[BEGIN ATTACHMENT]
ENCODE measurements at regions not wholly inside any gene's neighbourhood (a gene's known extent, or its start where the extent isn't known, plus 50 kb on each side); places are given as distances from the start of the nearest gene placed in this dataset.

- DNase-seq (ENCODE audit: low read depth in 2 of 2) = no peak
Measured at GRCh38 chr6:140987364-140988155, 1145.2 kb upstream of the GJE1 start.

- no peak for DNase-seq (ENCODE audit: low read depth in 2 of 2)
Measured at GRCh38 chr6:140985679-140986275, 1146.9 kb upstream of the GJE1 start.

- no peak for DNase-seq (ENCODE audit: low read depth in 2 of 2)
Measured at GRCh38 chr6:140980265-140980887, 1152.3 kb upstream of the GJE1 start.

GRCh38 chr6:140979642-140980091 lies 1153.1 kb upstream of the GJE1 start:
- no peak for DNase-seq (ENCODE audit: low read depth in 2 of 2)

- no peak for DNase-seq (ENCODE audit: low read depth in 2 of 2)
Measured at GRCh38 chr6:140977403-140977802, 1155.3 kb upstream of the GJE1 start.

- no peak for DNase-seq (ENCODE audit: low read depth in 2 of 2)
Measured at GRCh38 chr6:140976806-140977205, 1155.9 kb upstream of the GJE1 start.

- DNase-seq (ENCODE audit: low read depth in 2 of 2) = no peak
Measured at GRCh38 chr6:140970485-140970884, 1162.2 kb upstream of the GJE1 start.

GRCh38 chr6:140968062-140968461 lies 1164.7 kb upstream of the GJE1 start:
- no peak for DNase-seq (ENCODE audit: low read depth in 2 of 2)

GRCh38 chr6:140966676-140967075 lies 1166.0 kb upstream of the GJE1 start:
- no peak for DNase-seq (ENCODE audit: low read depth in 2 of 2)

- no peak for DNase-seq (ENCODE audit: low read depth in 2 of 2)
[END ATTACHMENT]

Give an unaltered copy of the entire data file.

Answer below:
ENCODE measurements at regions not wholly inside any gene's neighbourhood (a gene's known extent, or its start where the extent isn't known, plus 50 kb on each side); places are given as distances from the start of the nearest gene placed in this dataset.

- DNase-seq (ENCODE audit: low read depth in 2 of 2) = no peak
Measured at GRCh38 chr6:140987364-140988155, 1145.2 kb upstream of the GJE1 start.

- no peak for DNase-seq (ENCODE audit: low read depth in 2 of 2)
Measured at GRCh38 chr6:140985679-140986275, 1146.9 kb upstream of the GJE1 start.

- no peak for DNase-seq (ENCODE audit: low read depth in 2 of 2)
Measured at GRCh38 chr6:140980265-140980887, 1152.3 kb upstream of the GJE1 start.

GRCh38 chr6:140979642-140980091 lies 1153.1 kb upstream of the GJE1 start:
- no peak for DNase-seq (ENCODE audit: low read depth in 2 of 2)

- no peak for DNase-seq (ENCODE audit: low read depth in 2 of 2)
Measured at GRCh38 chr6:140977403-140977802, 1155.3 kb upstream of the GJE1 start.

- no peak for DNase-seq (ENCODE audit: low read depth in 2 of 2)
Measured at GRCh38 chr6:140976806-140977205, 1155.9 kb upstream of the GJE1 start.

- DNase-seq (ENCODE audit: low read depth in 2 of 2) = no peak
Measured at GRCh38 chr6:140970485-140970884, 1162.2 kb upstream of the GJE1 start.

GRCh38 chr6:140968062-140968461 lies 1164.7 kb upstream of the GJE1 start:
- no peak for DNase-seq (ENCODE audit: low read depth in 2 of 2)

GRCh38 chr6:140966676-140967075 lies 1166.0 kb upstream of the GJE1 start:
- no peak for DNase-seq (ENCODE audit: low read depth in 2 of 2)

- no peak for DNase-seq (ENCODE audit: low read depth in 2 of 2)